Glenn Reeves never had a hit single, but he is an interesting footnote in rock & roll history. He sang lead on the original demo of “Heartbreak Hotel,” the demo that provided the template for Elvis Presley's iconic hit: not something that leads to a successful career, as Reeves never had a charting single, but certainly something that generates enough interest for Bear Family to devote a volume of their Gonna Shake This Shack Tonight to him. That 2011 compilation Johnny on the Spot contains that spare original demo, and all of Reeves’ singles for TNT, Republic, Atco, and Decca are here, along with six previously unreleased recordings. Not one of these singles charted but it wasn’t because Reeves had an uncommercial sound. Hardly the wildest of rock & rollers, with his smooth croon he sounded at home when the beat didn’t swing so hard, he seemed at ease when his rock started to roll toward pop -- something it did quite often, as on the teeny-bopping “She Traded Her Pigtails for a Toni,” “Betty’s Bounce,” and “Born to Cry” -- and he could sing a novelty (“Tarzan”) without skipping a beat; even his hardest rockers had a clean, precise snap that benefits from his rounded tone. The trouble is, Reeves’ signature was a friendly sound, and amiability is hardly a guarantee for a hit, even if it can result in some fine sides. Even now, that sweetness -- both in timbre and material -- can make getting through the 26 tracks of Johnny on the Spot a little bit of a chore, but Reeves’ finest rockers and demo of “Heartbreak Hotel” do make the effort worthwhile.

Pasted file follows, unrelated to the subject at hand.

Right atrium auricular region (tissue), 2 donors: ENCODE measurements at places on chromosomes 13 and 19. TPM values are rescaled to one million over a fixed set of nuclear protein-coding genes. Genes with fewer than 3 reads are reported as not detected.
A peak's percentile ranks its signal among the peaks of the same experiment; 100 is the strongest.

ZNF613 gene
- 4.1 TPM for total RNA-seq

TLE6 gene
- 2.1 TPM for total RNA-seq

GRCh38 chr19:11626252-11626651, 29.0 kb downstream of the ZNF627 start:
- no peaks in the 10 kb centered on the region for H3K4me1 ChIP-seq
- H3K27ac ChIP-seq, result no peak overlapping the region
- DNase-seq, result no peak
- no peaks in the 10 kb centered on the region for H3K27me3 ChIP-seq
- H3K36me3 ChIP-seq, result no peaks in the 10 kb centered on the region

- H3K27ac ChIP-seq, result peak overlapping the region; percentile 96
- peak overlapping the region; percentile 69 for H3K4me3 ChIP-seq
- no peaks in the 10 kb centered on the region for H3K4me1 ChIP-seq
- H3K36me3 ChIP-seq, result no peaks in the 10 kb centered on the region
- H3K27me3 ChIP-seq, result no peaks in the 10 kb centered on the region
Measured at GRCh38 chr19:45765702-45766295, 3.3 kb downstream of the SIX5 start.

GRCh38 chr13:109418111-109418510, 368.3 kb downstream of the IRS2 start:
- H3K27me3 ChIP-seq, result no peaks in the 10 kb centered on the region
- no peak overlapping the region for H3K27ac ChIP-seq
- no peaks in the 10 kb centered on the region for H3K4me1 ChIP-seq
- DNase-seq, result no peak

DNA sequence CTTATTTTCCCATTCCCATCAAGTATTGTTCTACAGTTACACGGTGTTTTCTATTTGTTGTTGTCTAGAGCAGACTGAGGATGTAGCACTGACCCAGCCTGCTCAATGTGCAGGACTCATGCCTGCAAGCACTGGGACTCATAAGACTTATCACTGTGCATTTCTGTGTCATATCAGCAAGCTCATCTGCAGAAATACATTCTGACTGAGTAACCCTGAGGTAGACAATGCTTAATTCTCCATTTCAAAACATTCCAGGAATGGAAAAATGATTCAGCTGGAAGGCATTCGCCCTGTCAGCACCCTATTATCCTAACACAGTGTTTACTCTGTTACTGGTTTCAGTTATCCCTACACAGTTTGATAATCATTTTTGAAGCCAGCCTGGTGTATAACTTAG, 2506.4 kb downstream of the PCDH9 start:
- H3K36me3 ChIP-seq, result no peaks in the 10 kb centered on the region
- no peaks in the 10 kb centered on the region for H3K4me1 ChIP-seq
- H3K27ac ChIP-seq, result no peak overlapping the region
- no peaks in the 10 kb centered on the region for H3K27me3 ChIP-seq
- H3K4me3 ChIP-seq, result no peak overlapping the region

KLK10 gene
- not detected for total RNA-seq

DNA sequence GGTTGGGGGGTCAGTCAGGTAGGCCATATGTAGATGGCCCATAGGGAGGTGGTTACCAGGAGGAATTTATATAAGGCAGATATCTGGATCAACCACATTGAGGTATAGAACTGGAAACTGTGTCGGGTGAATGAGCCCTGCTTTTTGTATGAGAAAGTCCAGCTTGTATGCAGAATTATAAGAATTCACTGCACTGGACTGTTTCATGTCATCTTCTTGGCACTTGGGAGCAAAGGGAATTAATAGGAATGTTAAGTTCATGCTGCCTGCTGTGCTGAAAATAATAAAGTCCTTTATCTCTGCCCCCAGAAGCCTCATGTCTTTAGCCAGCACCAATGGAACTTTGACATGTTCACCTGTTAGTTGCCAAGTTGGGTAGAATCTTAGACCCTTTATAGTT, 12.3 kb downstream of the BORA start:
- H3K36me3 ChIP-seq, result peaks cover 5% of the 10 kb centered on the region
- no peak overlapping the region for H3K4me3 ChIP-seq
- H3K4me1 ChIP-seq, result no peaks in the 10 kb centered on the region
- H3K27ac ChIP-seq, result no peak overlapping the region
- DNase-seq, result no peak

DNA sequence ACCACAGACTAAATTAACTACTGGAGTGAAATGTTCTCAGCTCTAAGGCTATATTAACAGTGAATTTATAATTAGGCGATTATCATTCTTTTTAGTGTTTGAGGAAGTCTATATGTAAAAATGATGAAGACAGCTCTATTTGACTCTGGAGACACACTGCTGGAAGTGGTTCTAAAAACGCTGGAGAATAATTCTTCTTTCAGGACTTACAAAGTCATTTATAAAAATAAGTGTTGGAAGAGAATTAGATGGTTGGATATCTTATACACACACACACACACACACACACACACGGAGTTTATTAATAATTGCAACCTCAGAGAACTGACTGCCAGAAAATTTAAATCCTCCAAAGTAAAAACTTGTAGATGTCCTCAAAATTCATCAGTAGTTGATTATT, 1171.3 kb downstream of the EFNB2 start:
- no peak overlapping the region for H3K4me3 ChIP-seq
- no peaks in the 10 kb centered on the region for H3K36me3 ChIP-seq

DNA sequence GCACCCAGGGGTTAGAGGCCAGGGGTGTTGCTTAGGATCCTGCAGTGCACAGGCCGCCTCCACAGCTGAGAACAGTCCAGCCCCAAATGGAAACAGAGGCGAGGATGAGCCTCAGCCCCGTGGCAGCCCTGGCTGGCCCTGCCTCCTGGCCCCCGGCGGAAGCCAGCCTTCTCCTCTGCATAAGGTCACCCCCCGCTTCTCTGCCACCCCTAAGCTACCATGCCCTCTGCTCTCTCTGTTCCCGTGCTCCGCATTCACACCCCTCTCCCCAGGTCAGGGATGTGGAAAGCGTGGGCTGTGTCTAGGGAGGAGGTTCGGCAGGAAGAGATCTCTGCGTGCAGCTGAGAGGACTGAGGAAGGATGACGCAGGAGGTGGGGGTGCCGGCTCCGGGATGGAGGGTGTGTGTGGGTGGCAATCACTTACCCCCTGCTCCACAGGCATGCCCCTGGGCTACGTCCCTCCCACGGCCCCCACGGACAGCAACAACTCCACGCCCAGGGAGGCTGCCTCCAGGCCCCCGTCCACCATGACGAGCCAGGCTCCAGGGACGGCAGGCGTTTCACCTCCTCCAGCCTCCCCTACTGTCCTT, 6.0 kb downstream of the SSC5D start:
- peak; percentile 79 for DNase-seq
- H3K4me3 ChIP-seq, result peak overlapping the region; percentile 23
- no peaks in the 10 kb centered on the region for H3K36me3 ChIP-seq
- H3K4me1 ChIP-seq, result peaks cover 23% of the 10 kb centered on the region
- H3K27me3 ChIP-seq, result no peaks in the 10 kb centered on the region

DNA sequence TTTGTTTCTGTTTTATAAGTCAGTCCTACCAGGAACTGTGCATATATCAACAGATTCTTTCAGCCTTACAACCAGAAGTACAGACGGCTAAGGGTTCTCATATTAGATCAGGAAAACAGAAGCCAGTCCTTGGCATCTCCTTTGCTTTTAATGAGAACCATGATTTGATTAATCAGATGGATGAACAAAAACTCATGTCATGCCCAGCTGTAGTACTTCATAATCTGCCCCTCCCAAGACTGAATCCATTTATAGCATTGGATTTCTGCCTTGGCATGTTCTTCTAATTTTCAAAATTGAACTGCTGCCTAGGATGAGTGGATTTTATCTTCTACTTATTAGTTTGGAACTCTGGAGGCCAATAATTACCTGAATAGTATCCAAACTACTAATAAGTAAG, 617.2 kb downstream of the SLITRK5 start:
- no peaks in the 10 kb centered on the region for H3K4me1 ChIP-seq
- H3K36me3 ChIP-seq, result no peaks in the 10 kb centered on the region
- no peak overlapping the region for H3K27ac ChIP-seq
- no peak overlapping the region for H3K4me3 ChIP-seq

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AllMusic Review by Stephen Thomas Erlewine